While it may have one of the clunkiest movie titles of 2014, that hasn’t stopped “Dawn of the Planet of the Apes” from raking in loads of praise from critics and even more cash at the box office. I have to admit I’m surprised at how this franchise has found life again. I love the original 1968 classic, but frankly this doesn’t seem like the type of series that would appeal to the modern movie sensibilities of many of today’s moviegoers. The 2011 franchise reboot along with its $480 million box office grab proved me wrong. And of course when you make that kind of money you know there is going to be sequel.
I liked the first installment of this reboot but I didn’t see it as the gem that many did. This time around we have a new director and an overhauled cast but the writing team stays intact which you can sense from the first act. In what has become a very familiar way to setup these types of films, the movie opens with snippets from newscasts explaining the state of the world since the events of the first film. Human civilization has collapsed, ravaged by the effects of a deadly simian flu which decimated the population and triggered near apocalyptic after-effects. In other words things on earth are pretty bad, that is unless you are an ape.
Caesar (Andy Serkis) now leads a large colony of apes who live in the forests outside of what was San Francisco. These apes share the intelligence of Caesar which we see exhibited in a variety of ways. Many of the apes believe that humans are now extinct, that is until they encounter a small group of them in the forest. The group turns out to be part of a pocket of survivors living in the city. Their energy supply is almost gone and a hydroelectric dam in the forest could supply them for years. But as they learn, the dam is smack dab in the middle of ape territory which presents a very big problem.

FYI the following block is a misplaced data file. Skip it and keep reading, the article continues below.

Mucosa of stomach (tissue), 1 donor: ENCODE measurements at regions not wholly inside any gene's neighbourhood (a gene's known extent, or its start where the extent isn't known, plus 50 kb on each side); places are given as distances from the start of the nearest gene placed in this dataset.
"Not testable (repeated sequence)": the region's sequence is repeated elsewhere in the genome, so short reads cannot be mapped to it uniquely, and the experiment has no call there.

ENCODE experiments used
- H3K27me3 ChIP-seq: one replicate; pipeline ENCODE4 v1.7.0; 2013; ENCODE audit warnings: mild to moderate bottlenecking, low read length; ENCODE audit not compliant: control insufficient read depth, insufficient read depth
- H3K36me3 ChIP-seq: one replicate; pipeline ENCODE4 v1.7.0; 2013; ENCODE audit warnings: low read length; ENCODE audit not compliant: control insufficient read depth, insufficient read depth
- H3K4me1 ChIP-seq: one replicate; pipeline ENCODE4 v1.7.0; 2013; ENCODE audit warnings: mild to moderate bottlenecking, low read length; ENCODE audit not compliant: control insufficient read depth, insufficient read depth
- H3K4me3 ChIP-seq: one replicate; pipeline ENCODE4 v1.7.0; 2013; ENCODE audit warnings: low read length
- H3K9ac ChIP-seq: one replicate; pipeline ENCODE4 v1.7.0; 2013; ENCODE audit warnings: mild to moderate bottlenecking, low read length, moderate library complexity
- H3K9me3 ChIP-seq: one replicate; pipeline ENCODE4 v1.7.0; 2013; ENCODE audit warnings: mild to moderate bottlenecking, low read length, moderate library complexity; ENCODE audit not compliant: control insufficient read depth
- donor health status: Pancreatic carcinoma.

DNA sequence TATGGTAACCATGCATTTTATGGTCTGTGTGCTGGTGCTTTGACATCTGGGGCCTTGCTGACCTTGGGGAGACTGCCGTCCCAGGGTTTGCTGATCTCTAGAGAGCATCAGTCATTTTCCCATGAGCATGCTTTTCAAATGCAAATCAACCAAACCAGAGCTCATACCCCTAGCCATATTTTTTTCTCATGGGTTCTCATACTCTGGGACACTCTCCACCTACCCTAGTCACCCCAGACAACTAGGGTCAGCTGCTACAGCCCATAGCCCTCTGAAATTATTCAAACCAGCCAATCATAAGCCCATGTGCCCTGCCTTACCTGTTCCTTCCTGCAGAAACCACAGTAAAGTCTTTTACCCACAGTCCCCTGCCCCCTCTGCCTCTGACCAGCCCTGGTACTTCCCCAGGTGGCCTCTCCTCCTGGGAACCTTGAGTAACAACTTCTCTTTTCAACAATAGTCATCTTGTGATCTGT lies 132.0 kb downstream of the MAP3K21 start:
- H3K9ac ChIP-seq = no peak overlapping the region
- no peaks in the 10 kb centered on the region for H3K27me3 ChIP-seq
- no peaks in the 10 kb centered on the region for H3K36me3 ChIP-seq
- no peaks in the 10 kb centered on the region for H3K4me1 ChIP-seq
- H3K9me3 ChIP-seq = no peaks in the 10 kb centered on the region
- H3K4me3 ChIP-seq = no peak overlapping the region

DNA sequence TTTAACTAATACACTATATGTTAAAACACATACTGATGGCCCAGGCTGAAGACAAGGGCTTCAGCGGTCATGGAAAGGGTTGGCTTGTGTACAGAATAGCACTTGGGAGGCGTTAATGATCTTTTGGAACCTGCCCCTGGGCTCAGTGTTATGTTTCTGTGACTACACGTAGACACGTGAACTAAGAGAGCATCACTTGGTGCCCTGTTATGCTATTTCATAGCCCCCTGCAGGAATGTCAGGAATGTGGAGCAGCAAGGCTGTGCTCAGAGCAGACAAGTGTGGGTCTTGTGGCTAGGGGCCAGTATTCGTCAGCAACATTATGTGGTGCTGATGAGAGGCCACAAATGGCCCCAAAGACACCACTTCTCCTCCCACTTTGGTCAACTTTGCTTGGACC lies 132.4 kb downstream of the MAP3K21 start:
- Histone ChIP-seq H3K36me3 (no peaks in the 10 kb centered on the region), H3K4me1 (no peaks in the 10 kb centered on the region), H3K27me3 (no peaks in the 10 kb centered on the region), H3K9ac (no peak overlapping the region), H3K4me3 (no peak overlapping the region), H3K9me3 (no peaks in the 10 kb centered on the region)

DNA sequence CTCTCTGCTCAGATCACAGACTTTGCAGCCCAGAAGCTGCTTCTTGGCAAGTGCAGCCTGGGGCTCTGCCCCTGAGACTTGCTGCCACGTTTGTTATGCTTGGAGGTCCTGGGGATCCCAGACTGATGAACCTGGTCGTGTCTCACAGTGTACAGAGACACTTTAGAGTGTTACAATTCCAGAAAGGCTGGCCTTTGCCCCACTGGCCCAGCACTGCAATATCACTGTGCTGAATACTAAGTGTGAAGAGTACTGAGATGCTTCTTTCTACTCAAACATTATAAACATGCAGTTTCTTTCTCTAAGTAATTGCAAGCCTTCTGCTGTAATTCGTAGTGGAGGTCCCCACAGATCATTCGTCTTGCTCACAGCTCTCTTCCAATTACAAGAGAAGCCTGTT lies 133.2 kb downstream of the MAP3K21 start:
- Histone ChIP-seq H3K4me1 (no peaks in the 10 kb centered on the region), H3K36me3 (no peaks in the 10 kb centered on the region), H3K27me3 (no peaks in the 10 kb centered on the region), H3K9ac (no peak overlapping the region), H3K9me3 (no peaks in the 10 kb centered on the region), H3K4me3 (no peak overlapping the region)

One of the most fascinating aspects of this film are the political wranglings that take place both between humans and between the apes. Internal debates, distrust, and dissensions plague both camps as each try to figure out how to handle the other. Malcolm (Jason Clarke), the head of the small group, recognizes something special about Caesar and tries to form a bond with him. Dreyfus (Gary Oldman) is more skeptical and he prepares the humans for war in case Malcolm fails. Similarly Cesar believes peace is the best option but his second in command Koba (Toby Kebbell) has personal animosity towards all humans and he wants to be proactive.
All of that is constructed in a way that shows the similarities between the humans and apes. In fact, that’s a central theme that runs throughout the picture. Whether it be tender family relationships or fear-driven warmongering, we see it all in both the humans and the apes. But what may be the most amazing feat accomplished by this film is its incredible way of translating emotion from the apes. Every display of love, hate, disappointment, frustration, anger, or sympathy that we get from them is incredibly…well…human. Much of it is due to the brilliant makeup and special-effects. But the true credit goes to the stunning motion caption mastery. I love hearing from people who are finally recognizing the genius of Andy Serkis. But folks let me just go ahead and say it – this is Oscar-worthy work. And Kebbell isn’t too far behind him.
Now while the story is entertaining and never boring, it still has a few things that keep it from being truly phenomenal. There are so many familiar plot angles that we get throughout the entire movie. Honestly, I was amazed at how many things I saw that I had seen in other films. I don’t want to spoil anything , but it really stood out and it made many plot lines predictable. I also thought several of the emotional tugs were a bit obvious and gimmicky. What’s amazing about it is that they still worked for me. I knew I was having my heart-strings yanked during these instances yet I still went with them. Effective but still obvious.
Despite those gripes “Dawn of the Planet of the Apes” is still a highly entertaining picture. Regardless of its familiar directions the story still kept me engaged. It easily kept me attached to these characters and the film moved at an almost perfect pace. There is some great action, awesome effects, and the performances are strong (none better than the stunning work of Andy Serkis). This is yet another big budget 2014 blockbuster that delivers. I just wish the story itself went out a little more on its own.